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Press Box Red: The Story of Lester Rodney, the Communist Who Helped Break the Color Line in American Sports by Irwin Silber (Temple University Press: Philadelphia, 2003)
Ive been told that Im the only sportswriter still perpendicular who was at that fightsince the fight in question is the 1938 Joe Louis-Max Schmeling heavyweight championship bout in Yankee Stadium, Lester Rodney probably has that right. Rodney, who then constituted the Daily Workers one-person sports department, has outlasted not just his peers on the sports beat, but also the long silence that enveloped the history of his and his papers campaign to integrate Major League Baseball.
In 1958, after concluding that both institutions were irreformable, Rodney and three other Daily Worker editors publicly resigned from the newspaper and the Communist Party that published it. From there Rodneys career as a communist sportswriter went from present improbable to past unmentionable and essentially disappeared from the printed record until the publication of Jules Tygiels Baseballs Great Experiment: Jackie Robinson and His Legacy 25 years later. It has taken an additional 20 years for the whole story to finally appear in print in Irwin Silbers Press Box Red: The Story of Lester Rodney, the Communist Who Helped Break the Color Line in American Sports.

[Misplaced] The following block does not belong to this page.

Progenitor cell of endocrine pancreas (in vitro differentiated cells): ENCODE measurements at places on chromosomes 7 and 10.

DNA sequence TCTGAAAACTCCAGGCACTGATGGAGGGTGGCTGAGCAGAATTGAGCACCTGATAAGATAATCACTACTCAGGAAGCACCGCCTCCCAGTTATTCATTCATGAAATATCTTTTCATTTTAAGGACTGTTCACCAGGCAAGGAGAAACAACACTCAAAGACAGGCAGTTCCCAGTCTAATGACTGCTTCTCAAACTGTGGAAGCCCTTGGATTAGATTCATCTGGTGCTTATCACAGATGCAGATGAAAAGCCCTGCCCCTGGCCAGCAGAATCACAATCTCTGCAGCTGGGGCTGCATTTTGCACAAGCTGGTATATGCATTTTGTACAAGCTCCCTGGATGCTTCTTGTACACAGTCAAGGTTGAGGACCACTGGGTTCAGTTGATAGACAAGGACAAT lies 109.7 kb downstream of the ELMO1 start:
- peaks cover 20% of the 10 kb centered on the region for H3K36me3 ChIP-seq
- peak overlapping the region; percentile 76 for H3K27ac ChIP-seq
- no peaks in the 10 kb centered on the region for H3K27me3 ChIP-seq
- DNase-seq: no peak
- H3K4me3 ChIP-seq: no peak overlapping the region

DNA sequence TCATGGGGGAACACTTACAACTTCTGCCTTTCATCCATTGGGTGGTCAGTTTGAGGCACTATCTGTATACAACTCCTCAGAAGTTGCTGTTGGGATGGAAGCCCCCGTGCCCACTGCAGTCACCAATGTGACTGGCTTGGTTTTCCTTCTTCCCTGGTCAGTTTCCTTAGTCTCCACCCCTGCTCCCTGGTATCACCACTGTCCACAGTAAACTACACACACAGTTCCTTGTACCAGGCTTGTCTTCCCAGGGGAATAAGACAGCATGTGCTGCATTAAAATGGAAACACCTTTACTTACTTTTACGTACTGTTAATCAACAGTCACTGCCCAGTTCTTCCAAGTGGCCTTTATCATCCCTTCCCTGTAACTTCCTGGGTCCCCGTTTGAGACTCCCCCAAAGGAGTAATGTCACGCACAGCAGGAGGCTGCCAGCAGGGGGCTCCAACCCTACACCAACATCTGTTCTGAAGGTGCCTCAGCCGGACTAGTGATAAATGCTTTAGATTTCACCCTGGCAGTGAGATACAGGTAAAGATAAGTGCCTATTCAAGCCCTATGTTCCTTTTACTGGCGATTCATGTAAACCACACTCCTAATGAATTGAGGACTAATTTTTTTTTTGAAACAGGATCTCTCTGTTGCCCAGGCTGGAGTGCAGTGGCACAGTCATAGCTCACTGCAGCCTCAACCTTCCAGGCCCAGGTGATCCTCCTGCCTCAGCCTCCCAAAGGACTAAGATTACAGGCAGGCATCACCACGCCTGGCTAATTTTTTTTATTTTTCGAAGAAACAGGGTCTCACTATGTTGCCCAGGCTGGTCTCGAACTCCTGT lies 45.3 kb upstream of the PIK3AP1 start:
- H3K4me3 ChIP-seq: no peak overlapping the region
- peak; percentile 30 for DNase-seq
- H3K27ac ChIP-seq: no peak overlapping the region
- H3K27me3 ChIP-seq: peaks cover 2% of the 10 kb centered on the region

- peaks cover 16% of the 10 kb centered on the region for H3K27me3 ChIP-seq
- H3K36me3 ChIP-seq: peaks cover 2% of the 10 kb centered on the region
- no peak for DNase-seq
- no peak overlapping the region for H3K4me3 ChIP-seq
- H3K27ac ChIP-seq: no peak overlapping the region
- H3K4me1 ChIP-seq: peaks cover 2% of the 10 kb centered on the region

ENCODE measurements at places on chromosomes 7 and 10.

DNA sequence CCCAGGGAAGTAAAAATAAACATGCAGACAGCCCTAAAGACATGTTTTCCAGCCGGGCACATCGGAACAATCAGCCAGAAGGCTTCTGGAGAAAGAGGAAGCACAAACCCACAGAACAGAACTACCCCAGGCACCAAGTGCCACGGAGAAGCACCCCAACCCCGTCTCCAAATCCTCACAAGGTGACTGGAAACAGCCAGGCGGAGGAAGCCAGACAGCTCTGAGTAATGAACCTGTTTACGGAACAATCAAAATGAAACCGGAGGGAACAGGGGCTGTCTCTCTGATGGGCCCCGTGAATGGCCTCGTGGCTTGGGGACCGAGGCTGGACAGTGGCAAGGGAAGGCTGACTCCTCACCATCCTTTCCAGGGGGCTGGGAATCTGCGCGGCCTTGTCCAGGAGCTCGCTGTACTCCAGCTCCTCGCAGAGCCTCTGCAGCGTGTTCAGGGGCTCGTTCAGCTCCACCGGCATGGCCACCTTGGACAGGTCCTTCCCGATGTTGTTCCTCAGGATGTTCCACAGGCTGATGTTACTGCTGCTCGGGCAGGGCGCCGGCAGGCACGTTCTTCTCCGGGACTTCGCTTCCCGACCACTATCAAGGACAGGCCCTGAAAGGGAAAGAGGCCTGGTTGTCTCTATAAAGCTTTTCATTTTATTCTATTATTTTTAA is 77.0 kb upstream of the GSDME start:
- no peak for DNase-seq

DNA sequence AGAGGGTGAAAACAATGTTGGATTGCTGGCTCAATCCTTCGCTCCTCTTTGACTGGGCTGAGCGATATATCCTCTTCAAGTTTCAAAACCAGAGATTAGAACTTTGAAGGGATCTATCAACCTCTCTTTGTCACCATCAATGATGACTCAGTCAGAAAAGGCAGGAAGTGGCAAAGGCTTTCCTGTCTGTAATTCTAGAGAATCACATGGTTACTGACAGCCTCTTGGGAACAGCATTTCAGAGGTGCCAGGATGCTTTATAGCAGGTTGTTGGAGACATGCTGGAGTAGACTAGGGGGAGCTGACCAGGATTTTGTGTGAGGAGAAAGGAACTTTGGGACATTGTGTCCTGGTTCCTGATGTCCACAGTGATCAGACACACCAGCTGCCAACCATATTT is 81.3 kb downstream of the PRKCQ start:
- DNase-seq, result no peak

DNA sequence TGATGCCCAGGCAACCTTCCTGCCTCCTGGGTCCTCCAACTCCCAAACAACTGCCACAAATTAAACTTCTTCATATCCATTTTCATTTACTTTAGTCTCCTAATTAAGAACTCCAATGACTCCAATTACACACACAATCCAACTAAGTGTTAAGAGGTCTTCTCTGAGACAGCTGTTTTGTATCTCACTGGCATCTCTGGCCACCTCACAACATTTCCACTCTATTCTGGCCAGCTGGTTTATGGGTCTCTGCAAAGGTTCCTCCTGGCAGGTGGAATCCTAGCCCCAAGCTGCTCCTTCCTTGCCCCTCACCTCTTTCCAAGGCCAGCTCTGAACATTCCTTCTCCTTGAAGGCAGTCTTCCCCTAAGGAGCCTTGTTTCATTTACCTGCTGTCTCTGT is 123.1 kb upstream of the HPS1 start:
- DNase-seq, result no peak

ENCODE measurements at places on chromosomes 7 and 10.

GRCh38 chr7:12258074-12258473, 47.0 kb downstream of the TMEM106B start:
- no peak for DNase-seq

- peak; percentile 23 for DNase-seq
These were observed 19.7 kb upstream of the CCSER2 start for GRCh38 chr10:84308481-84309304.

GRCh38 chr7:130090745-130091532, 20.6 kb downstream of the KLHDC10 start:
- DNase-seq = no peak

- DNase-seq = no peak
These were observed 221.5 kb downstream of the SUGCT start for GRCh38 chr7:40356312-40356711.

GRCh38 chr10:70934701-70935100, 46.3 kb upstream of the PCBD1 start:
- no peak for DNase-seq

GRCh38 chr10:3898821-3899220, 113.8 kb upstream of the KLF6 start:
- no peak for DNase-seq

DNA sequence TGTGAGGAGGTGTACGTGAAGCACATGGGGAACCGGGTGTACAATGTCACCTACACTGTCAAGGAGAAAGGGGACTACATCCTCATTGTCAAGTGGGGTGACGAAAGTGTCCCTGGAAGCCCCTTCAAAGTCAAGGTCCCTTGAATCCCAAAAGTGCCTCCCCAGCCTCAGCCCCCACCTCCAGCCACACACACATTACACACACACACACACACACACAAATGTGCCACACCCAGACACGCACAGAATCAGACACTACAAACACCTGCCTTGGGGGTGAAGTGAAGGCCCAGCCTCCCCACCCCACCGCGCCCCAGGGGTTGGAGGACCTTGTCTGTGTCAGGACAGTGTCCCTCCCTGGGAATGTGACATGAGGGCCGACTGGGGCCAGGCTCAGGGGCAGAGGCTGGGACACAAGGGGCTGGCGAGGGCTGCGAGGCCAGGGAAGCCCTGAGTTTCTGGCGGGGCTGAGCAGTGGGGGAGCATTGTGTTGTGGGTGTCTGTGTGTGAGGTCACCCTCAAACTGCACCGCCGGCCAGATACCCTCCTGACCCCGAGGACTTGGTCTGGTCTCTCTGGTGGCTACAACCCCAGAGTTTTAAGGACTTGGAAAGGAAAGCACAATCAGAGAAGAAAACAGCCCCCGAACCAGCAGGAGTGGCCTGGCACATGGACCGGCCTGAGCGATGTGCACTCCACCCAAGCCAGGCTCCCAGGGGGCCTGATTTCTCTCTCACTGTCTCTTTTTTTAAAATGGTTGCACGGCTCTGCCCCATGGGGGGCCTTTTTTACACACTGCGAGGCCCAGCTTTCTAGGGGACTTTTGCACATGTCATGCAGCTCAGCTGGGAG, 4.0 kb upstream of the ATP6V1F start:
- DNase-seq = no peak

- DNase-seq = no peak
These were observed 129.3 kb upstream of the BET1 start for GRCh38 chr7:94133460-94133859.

When Rodney saw his first copy of the Daily Worker in 1936 he was a 24-year-old New York University night student from a conservative Republican family, but moving leftward. Having always played and followed sports, he naturally turned to look for the papers sports page, but found that it ran an odd little sports section only once a week.
So when Rodney took the trouble to mail his opinions on the matter to the Workers editor, he wasto his great surpriseinvited to discuss his letter, and soon afterwards asked if hed like to edit the sports section, which meant writing the entire section. With baseball then the countrys number one sport, Rod- ney gave it the most attention and for the next eleven years, he brashly posed the questions of the whys and wherefores of blacks exclusion from the national pastime.
On the 50th anniversary of Robinsons 1947 Brooklyn Dodger debut, the New York Times acknowledged, Black weeklies...as well as the Daily Worker...had pushed hard for baseballs intransigent hierarchy to sign worthy Negro Leaguers since the 1930s, but at the time the Times, along with the rest of the press, said just about nothing on the topic.